10. The International Space University

    NASA Technical Reports Server (NTRS)

    Davidian, Kenneth J.

    1990-01-01

    The International Space University (ISU) was founded on the premise that any major space program in the future would require international cooperation as a necessary first step toward its successful completion. ISU is devoted to being a leading center for educating future authorities in the world space industry. ISU's background, goals, current form, and future plans are described. The results and benefits of the type of education and experience gained from ISU include technical reports describing the design projects undertaken by the students, an exposure to the many different disciplines which are a part of a large space project, an awareness of the existing activities from around the world in the space community, and an international professional network which spans all aspects of space activities and covers the globe.

  11. Educational differences in associations of noticing anti-tobacco information with smoking-related attitudes and quit intentions: findings from the International Tobacco Control Europe Surveys.

    PubMed

    Springvloet, L; Willemsen, M C; Mons, U; van den Putte, B; Kunst, A E; Guignard, R; Hummel, K; Allwright, S; Siahpush, M; de Vries, H; Nagelhout, G E

    2015-10-01

    This study examined educational differences in associations of noticing anti-tobacco information with smoking-related attitudes and quit intentions among adult smokers. Longitudinal data (N = 7571) from two waves of six countries of the International Tobacco Control (ITC) Europe Surveys were included. Generalized estimating equation analyses and multiple linear and logistic regression analyses were conducted. Higher educated smokers noticed anti-tobacco information slightly more often than lower educated smokers (F(2) = 25.78, P < 0.001). Noticing anti-tobacco information was associated with more negative smoking-related attitudes (β = 0.05, P < 0.001) and more quit intentions (OR = 1.08, P < 0.001). Among smokers without a quit intention at baseline, a positive association was found for noticing anti-tobacco information at baseline with follow-up quit intention (OR = 1.14, P = 0.003). No other longitudinal associations were found. No educational differences were found in the association of noticing anti-tobacco information with smoking-related attitudes but associations with quit intentions were found only among low (OR = 1.12, P = 0.001) and high educated respondents (OR = 1.11, P < 0.001) and not among moderate educated respondents (OR = 1.02, P = 0.43). Noticing anti-tobacco information may positively influence quit intentions and possibly smoking-related attitudes. Lower educated smokers were as likely to be influenced by anti-tobacco information as higher educated smokers but noticed anti-tobacco information less often; increasing reach of anti-tobacco information may increase impact in this group.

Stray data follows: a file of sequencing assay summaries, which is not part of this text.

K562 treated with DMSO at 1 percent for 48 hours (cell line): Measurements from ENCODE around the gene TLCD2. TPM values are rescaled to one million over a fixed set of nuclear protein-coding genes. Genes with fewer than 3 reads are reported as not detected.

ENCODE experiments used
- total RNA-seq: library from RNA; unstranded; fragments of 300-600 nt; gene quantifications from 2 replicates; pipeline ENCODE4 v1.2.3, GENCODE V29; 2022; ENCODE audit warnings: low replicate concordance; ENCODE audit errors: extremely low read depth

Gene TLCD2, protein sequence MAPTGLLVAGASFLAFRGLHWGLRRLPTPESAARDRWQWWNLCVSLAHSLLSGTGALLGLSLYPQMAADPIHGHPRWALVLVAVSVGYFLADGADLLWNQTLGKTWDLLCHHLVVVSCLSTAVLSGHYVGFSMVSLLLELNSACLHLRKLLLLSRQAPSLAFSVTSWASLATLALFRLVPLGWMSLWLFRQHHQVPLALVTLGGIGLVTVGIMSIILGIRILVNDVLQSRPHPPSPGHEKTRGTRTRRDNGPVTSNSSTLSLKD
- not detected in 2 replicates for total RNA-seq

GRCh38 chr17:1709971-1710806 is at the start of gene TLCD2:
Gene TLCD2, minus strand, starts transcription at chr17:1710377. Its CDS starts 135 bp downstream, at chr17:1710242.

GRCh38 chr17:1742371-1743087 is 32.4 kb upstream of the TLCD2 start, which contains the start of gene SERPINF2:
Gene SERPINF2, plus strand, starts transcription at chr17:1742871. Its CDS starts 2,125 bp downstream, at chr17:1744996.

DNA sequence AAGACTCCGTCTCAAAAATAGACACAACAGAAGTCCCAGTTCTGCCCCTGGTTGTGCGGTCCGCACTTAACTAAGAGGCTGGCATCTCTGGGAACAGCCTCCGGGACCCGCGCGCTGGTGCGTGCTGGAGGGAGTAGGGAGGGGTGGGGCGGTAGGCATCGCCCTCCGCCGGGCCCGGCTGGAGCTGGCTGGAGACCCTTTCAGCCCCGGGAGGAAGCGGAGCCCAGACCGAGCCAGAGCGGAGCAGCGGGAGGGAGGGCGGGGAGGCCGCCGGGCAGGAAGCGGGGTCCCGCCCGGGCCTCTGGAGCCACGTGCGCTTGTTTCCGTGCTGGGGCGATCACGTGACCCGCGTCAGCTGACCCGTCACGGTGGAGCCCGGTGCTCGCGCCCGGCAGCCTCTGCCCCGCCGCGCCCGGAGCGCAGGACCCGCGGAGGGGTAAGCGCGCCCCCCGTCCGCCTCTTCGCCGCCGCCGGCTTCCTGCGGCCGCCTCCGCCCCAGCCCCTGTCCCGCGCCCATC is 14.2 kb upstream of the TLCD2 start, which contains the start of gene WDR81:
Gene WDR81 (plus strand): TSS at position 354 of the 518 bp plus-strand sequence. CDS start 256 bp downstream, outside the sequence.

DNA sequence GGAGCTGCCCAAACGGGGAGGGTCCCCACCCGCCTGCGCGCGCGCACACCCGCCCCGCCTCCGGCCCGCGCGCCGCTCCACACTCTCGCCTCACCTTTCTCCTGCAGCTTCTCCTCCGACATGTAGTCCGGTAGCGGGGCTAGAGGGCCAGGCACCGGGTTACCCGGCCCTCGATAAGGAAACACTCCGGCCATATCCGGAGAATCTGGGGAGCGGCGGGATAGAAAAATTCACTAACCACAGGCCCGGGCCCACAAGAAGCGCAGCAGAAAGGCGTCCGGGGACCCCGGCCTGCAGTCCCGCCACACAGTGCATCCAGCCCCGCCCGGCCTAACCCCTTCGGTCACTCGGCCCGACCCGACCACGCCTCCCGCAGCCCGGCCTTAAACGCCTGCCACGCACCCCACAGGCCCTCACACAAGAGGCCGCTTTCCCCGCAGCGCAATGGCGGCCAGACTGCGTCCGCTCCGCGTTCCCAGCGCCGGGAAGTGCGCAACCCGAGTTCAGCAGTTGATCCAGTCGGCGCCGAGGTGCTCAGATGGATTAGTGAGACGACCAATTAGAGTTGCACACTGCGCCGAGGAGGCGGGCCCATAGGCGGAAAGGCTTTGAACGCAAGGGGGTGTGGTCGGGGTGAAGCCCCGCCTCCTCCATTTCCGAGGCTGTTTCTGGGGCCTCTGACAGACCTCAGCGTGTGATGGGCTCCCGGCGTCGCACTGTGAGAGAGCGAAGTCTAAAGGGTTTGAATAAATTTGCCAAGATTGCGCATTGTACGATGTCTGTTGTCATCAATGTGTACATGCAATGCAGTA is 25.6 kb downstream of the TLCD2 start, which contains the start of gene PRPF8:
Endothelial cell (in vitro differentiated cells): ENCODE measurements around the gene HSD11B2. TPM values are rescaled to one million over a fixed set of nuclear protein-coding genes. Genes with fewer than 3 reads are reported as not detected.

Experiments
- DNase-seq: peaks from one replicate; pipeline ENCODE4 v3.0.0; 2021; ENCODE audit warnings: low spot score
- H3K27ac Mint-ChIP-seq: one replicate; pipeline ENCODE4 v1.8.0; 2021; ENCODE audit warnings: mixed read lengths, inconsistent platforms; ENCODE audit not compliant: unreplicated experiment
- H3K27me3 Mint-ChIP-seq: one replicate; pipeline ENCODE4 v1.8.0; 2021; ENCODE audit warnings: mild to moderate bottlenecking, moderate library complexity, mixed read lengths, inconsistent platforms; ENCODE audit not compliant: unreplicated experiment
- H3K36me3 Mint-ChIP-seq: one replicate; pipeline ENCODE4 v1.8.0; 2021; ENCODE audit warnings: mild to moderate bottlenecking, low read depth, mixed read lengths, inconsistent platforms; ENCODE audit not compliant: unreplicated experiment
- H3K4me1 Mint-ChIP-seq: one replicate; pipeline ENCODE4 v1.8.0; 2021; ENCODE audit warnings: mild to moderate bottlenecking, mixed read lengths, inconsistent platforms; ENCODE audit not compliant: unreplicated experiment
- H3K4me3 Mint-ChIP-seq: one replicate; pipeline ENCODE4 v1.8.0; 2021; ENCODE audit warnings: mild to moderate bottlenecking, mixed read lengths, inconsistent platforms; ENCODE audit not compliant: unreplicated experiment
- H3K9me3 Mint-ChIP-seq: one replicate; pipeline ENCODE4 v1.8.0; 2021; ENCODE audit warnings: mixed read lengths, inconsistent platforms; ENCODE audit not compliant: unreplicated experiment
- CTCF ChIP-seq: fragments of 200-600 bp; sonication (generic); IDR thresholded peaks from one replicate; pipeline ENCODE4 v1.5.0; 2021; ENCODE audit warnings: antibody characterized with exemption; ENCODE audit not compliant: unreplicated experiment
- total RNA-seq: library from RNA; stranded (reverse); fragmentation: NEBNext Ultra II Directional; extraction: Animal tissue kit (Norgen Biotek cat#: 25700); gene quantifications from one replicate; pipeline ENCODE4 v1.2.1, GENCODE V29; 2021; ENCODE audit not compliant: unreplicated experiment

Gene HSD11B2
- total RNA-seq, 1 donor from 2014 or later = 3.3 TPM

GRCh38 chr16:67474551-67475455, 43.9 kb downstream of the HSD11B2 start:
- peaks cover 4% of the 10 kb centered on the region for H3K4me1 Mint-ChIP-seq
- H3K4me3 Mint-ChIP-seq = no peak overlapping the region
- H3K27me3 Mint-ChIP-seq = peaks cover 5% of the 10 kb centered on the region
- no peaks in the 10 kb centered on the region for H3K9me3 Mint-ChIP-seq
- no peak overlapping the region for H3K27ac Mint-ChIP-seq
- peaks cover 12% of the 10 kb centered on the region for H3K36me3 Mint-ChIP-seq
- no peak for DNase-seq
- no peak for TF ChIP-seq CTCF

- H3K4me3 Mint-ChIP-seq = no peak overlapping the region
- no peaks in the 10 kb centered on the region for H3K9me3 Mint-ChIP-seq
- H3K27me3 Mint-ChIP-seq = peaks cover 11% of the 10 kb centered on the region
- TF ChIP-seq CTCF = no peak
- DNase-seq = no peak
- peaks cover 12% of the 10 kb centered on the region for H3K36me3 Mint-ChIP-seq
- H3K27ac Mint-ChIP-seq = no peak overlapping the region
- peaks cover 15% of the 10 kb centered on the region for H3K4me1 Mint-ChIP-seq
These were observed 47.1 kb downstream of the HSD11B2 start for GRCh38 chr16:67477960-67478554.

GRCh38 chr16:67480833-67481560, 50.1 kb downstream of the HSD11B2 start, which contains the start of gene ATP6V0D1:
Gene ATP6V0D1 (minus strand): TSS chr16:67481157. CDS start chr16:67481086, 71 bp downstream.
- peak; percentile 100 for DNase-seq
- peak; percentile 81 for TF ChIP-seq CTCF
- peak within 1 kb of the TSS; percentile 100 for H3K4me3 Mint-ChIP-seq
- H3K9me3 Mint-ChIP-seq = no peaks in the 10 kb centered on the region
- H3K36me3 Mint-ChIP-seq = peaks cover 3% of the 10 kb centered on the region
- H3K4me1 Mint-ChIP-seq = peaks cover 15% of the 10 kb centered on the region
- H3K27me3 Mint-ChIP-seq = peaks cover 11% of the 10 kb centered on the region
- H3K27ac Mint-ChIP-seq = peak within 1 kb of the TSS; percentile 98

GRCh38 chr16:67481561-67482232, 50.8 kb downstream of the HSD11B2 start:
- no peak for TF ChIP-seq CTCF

12. Educational differences in associations of noticing anti-tobacco information with smoking-related attitudes and quit intentions: findings from the International Tobacco Control Europe Surveys

    PubMed Central

    Springvloet, L.; Willemsen, M. C.; Mons, U.; van den Putte, B.; Kunst, A. E.; Guignard, R.; Hummel, K.; Allwright, S.; Siahpush, M.; de Vries, H.; Nagelhout, G. E.

    2015-01-01